It’s the classic business communication tool. Instant message platforms like Teams may be breathing down its neck, but email remains the gold standard. For many, checking email with that first cup of coffee is an important ritual to mark the start of the day.
A lot of people take the privacy and security of their inboxes lightly. But in many cases, email is the main way hackers target businesses during cyberattacks. Staff often let their guard down, and aren’t always able to tell the difference between a genuine and a fake email.
Here are our 6 tips for keeping email secure
Email Security Best Practice
Be aware of external mail
You should always know when you’ve received an external email, versus an internal one. Always be a bit cautious with external mail, especially if you’re sent an attachment, and if you weren’t expecting anything. Only open attachments from trusted sources. Better still, security products like Microsoft Advanced Threat Protection can scan attachments to make sure they are safe to open.
Email platforms can be set up to highlight external emails, with a banner saying something along the lines of: “The sender firstname.lastname@example.org is from outside your organisation.”
Limit mail forwarding
When we’re sent a message we want to share, people often forward the mail without thinking about the consequences. You may not have even known that there are consequences. Where is the message going? Who will see it? Where will it be stored? If your email is hosted on a company server, chances are certain security measures are in place to protect any sensitive information contained in your private email.
When someone forwards an internal email to a recipient outside of your company, however, you are exposing that data (as well as any other emails in the forwarded chain) to potentially unsecured, unencrypted servers.
Watch out for malicious emails. Here are some of the different types of email threat to look out for:
- Phishing: an email attack trying to get your sensitive information
- Spear phishing: a type of phishing that uses your information to get it. A more targeted version.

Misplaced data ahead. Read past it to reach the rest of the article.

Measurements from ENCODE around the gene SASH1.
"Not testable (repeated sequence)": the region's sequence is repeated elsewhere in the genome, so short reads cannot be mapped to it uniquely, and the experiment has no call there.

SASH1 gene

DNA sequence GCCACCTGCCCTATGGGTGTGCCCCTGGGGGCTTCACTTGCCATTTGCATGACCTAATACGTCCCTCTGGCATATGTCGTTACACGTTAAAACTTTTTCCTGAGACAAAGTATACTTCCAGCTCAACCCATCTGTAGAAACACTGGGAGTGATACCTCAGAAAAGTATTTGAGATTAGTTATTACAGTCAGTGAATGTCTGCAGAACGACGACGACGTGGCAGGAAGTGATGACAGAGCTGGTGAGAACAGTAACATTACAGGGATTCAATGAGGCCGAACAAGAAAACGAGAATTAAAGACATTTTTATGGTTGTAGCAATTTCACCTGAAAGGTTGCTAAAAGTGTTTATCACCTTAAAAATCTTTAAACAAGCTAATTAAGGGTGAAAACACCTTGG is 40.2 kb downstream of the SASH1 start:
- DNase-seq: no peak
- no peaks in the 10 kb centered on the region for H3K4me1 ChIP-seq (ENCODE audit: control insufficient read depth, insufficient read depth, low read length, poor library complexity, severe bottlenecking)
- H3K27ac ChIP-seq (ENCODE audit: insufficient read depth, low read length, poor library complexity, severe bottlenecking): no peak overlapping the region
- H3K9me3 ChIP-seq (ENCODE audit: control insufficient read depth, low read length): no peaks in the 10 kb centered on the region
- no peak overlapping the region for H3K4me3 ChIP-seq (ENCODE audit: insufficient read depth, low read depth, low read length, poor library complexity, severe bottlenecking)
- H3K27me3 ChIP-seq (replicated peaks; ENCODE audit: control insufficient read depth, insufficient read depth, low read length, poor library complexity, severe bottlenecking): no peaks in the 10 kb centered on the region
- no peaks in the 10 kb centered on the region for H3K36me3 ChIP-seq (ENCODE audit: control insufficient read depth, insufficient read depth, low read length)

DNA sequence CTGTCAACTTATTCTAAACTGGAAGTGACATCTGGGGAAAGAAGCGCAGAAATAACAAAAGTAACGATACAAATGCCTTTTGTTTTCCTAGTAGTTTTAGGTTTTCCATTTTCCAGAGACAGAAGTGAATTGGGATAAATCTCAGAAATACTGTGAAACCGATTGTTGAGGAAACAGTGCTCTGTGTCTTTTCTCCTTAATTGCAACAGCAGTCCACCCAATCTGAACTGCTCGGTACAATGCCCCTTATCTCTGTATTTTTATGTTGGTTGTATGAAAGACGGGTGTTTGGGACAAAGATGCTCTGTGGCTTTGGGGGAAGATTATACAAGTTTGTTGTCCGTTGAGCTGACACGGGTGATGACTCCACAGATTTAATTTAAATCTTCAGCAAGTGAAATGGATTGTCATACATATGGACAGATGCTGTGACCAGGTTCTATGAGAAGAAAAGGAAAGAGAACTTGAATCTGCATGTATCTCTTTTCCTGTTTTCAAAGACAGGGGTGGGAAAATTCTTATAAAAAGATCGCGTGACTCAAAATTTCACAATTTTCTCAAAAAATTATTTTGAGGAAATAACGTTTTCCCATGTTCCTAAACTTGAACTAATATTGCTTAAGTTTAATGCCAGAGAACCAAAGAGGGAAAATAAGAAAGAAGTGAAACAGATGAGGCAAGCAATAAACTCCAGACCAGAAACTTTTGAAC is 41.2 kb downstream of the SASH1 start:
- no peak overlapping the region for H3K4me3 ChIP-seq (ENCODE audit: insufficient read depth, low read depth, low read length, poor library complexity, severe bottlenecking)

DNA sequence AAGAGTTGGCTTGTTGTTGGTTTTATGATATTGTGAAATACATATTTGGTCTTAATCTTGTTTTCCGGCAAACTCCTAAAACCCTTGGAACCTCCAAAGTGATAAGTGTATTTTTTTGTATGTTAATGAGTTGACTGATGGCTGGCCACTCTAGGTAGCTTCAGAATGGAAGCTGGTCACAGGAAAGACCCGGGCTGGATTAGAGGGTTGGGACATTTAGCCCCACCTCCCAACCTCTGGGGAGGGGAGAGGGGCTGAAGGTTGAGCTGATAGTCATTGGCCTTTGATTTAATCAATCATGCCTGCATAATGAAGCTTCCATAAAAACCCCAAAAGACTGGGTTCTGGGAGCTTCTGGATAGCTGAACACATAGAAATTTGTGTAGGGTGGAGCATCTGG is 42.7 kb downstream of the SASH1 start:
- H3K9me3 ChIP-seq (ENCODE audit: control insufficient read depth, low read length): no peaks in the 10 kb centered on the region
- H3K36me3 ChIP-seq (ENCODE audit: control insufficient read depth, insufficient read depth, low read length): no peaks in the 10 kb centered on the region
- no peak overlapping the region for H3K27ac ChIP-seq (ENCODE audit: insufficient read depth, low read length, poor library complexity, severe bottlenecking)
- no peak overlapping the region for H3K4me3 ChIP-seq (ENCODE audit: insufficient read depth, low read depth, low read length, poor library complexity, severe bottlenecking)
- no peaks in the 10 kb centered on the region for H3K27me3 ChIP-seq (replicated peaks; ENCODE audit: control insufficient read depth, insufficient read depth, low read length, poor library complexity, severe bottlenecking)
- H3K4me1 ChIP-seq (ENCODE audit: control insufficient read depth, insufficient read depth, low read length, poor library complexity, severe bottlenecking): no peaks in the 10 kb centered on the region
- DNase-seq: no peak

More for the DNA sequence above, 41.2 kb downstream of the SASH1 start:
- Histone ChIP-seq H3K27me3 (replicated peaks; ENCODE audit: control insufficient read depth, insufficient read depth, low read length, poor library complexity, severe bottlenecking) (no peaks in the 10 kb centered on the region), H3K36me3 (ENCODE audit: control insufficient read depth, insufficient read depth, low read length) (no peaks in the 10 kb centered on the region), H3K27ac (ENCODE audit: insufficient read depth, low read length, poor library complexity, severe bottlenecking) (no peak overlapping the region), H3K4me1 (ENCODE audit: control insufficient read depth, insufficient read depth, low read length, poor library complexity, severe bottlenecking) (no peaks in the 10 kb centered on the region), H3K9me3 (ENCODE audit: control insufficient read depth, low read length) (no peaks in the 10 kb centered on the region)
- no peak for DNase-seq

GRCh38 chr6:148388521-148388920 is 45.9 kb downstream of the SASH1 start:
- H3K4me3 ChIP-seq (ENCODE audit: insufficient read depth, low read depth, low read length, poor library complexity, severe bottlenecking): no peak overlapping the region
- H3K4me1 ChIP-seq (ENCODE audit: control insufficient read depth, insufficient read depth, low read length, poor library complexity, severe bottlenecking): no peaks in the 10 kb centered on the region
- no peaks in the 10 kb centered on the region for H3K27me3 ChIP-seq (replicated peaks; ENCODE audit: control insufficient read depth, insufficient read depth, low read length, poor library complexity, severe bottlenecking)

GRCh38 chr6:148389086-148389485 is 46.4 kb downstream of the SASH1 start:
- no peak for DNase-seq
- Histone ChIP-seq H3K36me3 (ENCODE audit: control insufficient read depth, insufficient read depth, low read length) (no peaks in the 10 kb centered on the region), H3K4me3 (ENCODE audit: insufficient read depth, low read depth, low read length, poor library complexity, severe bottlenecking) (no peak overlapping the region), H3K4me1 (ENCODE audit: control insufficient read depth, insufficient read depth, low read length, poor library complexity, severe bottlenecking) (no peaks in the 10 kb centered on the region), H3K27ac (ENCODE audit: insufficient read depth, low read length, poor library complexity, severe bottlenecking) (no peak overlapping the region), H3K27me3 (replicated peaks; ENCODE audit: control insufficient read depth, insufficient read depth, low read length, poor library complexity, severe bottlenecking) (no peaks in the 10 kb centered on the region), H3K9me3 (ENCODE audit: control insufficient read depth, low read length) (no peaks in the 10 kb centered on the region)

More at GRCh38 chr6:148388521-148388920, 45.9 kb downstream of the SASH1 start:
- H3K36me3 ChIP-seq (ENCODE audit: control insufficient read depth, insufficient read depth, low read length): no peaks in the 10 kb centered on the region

- Social engineering: providing false data to appear legitimate (e.g. Pretending to be Microsoft)
- Malware: malicious software designed to attack your systems
Sharing sensitive information
Exercise good judgment, and never send any personal identifiable information (PII) in an email. PII can include national insurance numbers, driver’s license or credit card numbers, medical records, photographs of your passport or ID cards. Businesses that regularly handle PII, such as banks, hospitals or government agencies will ask you to send documentation through a secure application.
A great way to keep email private and away from prying eyes is through encryption. Encryption protects your private email by jumbling up your messages, making them impossible to decipher unless you explicitly authorize someone to read them. As an added bonus, if your email ends up getting stored on a server outside of your control, you still have power over who gets to see it — and you can revoke that permission at any time.
This can be applied to most online tools you use. We think that multi-factor authentication is the best way to secure your accounts. Should your email address and password be compromised, that wouldn’t be enough for someone to access your account. They would need your second level of authentication – a text message or in app notification.
Email is great. But there are areas you and your staff need to be aware of to make sure they are kept safe. Concerned about cybersecurity? Speak to an ACUTEC consultant and get the right systems for your business.